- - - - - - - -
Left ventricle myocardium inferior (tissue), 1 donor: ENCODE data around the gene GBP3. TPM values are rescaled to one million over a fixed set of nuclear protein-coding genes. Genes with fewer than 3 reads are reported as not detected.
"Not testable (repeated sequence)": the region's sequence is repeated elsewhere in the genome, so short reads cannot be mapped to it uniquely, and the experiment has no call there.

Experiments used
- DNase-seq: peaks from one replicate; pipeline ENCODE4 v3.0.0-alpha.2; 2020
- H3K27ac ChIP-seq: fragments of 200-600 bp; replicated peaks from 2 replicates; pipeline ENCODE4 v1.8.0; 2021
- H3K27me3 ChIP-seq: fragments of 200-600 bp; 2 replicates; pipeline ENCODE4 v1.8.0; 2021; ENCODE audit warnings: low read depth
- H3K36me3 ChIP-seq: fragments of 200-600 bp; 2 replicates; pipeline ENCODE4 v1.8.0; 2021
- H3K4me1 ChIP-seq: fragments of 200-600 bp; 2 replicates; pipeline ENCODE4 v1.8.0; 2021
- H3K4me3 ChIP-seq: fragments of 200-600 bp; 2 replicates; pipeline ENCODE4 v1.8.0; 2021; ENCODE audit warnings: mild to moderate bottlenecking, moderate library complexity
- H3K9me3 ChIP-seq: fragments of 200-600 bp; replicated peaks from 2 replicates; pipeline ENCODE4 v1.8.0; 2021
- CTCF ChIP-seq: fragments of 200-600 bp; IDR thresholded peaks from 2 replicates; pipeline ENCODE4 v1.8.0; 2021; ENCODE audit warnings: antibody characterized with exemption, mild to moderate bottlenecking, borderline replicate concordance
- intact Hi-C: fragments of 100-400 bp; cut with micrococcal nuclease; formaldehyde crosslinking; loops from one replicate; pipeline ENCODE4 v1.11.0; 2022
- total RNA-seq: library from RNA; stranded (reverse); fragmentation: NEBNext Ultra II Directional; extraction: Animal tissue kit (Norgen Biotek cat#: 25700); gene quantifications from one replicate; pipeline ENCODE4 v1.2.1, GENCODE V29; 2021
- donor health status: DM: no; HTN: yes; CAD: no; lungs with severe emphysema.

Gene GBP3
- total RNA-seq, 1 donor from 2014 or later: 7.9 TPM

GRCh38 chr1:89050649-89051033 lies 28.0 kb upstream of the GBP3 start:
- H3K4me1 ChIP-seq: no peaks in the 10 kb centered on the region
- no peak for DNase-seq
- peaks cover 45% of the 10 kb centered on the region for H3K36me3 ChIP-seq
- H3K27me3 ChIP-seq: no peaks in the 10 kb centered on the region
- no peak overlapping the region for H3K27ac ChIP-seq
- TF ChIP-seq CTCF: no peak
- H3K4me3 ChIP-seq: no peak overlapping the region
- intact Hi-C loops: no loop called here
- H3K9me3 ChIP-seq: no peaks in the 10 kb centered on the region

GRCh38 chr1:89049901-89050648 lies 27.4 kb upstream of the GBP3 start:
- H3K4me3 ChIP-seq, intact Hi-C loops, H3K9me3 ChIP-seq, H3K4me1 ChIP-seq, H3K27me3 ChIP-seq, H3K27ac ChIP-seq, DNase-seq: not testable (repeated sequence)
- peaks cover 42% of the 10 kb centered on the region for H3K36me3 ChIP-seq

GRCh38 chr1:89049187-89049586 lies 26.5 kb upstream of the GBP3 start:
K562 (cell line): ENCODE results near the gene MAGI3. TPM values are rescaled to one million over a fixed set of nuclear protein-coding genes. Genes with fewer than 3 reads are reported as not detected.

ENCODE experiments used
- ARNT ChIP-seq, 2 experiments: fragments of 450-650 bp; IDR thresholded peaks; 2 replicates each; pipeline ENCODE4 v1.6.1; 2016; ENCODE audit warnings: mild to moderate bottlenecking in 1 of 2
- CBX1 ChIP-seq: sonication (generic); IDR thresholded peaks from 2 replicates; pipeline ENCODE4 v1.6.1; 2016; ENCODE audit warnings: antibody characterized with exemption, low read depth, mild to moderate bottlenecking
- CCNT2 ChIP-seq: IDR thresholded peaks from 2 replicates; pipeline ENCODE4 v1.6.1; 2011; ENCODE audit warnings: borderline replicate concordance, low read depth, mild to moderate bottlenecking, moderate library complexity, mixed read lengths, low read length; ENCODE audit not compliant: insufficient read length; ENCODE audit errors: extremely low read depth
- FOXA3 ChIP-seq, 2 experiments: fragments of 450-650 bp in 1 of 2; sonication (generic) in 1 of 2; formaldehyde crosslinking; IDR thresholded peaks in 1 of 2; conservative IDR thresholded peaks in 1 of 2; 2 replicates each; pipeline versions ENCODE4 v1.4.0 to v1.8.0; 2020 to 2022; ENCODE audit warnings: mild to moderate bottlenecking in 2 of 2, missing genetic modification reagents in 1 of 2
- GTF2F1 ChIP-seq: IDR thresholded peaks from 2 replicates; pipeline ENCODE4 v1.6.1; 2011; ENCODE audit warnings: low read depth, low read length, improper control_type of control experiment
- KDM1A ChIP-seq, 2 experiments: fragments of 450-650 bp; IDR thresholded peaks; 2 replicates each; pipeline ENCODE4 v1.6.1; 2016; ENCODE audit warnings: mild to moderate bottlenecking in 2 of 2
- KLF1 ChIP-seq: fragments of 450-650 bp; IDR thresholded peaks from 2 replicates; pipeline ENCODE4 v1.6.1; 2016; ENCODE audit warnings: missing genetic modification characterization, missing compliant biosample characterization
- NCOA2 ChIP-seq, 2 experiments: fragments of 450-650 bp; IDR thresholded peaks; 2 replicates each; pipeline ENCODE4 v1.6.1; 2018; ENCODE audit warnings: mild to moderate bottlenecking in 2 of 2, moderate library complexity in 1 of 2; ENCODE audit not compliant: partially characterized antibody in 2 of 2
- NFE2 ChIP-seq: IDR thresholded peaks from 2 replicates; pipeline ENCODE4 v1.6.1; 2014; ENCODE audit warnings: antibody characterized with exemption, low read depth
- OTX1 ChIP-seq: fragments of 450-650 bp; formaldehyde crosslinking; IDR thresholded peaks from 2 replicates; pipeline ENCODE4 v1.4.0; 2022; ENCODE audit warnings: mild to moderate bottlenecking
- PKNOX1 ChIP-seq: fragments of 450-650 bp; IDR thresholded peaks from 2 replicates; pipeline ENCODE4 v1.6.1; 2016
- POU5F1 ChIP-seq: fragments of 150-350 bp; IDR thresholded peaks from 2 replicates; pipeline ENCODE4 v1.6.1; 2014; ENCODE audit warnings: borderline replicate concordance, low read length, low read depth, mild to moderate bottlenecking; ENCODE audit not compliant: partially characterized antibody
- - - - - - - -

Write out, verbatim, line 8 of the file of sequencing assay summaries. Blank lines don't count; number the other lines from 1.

- H3K4me1 ChIP-seq: fragments of 200-600 bp; 2 replicates; pipeline ENCODE4 v1.8.0; 2021